HONOLULU (KHON2) — Flight attendants are learning to fight back against unruly passengers.
TSA is bringing back its self-defense training program geared for flight crew members.
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It comes at a time when passenger disturbances are at an all-time high.
Airlines have their own self-defense class, but flight attendants say this one is more in-depth. Union officials say all flight attendants should be required to take the TSA class every year.
The hands-on class is taught by federal air marshals. TSA had to stop it during the pandemic but plans to bring it back in July. The head of the Association of Flight Attendants union for Hawaiian Airlines says it couldn’t come at a better time.
“We definitely applaud the TSA for bringing the program back as the current environment that we’re dealing with right now has these incidents with unruly passengers at an all time high,” said Joni Kashiwai.
The FAA has recorded more than 3,000 cases of unruly passengers this year. Much of those are from travelers who don’t want to wear a mask. Some have escalated into violence. The classes are geared toward being able to react quickly in confined spaces.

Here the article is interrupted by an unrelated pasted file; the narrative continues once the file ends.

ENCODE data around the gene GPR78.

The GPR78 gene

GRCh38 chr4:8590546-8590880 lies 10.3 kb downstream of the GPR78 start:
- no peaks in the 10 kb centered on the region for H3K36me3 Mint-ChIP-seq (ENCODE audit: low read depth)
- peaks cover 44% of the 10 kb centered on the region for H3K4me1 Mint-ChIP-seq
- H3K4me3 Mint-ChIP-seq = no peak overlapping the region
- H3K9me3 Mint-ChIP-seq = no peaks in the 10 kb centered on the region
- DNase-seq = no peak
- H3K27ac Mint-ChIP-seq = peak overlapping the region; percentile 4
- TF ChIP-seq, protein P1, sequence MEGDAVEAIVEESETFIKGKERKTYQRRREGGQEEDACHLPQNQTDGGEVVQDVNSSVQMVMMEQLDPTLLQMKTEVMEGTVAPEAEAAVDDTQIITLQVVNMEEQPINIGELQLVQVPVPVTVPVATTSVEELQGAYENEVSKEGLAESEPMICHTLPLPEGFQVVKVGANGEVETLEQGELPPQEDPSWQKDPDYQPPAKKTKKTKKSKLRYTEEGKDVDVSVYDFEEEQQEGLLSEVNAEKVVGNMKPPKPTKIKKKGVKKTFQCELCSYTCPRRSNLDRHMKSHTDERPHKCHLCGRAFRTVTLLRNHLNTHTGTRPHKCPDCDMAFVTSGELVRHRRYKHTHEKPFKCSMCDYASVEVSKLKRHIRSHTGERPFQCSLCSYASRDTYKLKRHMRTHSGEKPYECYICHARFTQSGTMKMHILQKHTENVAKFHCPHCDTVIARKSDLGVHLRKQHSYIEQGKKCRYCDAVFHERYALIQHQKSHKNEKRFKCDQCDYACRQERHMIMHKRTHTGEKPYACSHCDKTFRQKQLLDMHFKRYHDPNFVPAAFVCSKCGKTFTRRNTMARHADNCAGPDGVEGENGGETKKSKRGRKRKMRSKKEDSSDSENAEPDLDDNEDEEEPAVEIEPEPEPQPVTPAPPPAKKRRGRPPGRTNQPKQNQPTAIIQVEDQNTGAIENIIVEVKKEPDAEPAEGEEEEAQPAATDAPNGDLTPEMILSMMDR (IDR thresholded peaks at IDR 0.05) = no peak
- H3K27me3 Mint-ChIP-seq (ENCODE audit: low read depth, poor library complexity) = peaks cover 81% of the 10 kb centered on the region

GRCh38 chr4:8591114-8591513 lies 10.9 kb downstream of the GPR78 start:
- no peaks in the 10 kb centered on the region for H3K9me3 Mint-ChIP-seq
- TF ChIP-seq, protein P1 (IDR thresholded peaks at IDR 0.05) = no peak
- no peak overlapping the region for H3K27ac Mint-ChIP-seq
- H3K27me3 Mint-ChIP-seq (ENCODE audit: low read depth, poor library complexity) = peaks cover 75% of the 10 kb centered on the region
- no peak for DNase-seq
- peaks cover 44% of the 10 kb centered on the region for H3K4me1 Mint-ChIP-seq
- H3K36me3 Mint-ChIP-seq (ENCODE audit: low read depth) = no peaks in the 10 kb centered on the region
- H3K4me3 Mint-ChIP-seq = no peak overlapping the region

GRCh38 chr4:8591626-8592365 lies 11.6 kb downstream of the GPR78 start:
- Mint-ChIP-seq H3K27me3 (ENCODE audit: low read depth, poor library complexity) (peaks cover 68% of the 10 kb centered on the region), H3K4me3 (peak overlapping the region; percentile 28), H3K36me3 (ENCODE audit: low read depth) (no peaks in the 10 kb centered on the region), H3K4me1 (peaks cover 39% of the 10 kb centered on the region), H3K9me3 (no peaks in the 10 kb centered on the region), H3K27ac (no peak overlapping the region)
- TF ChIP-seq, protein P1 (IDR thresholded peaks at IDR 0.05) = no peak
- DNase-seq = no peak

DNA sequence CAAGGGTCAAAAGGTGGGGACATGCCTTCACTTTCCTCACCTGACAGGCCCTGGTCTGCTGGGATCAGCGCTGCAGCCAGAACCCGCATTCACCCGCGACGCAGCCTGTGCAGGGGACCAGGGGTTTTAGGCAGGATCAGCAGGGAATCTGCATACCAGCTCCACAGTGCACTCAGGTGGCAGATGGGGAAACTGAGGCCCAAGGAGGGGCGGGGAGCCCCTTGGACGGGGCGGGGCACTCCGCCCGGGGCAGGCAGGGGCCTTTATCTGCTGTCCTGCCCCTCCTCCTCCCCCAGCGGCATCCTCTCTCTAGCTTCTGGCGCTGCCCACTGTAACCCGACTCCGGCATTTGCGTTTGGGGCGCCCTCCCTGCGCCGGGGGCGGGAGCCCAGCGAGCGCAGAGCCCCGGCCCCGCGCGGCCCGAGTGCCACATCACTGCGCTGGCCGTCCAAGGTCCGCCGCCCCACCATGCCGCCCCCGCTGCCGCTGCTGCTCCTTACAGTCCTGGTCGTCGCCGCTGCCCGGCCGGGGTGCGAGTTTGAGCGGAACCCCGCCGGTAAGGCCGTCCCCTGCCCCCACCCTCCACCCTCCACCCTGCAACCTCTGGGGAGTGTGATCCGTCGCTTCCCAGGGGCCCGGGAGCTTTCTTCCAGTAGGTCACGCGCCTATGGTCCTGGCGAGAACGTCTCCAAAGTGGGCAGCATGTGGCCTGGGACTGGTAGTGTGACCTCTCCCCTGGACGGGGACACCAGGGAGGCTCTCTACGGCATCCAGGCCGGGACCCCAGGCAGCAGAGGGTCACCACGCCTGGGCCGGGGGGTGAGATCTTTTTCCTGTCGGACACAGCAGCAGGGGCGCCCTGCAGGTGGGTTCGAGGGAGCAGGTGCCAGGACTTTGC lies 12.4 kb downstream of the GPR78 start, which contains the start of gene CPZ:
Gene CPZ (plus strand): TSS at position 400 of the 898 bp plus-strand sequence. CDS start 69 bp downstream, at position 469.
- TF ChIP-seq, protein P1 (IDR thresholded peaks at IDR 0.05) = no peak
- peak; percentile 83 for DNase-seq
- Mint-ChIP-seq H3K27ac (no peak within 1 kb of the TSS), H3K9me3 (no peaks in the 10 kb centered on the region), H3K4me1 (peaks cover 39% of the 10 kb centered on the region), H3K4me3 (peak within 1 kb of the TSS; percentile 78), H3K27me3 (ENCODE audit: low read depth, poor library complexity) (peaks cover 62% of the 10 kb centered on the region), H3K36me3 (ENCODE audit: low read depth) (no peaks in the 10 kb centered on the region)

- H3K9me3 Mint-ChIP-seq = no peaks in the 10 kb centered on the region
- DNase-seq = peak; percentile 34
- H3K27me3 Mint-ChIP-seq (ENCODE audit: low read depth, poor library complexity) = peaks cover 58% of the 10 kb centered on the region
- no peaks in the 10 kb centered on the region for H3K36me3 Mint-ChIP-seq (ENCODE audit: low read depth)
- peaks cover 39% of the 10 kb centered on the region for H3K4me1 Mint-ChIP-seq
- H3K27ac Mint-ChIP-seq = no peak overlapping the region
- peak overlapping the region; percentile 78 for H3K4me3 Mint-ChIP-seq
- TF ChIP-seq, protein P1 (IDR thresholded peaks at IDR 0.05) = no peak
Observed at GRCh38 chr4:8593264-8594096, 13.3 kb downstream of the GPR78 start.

“Like can I get a cart and block him with a cart?” said Jaci-Ann Chung of the Hawaiian Airlines Flight Attendants Union. “Or can I get a tray and jab it at him? Or can I get a pen and disarm him or slow him that way?”
The classes are usually four hours long, and they’re held in small groups. Chung says the lessons go beyond learning the physical moves. It’s also about being able to spot trouble before it starts.
“So when you’re boarding the aircraft, we’re scanning your bags,” said Chung. “We’re looking at passengers to see if there’s kind of any suspicious behavior. Even though we’re smiling and greeting you and sending you to your seat, it’s part of screening. It’s a safety aspect.”
Flight crews point out that a situation can spiral out of control quickly. So the training is an additional tool to keep themselves and the passengers safe. The classes are voluntary but the union would like to change that.
“We all need to take advantage of it,” said Kashiwai. “It would be great if we can get it mandated as part of our training, annual training.”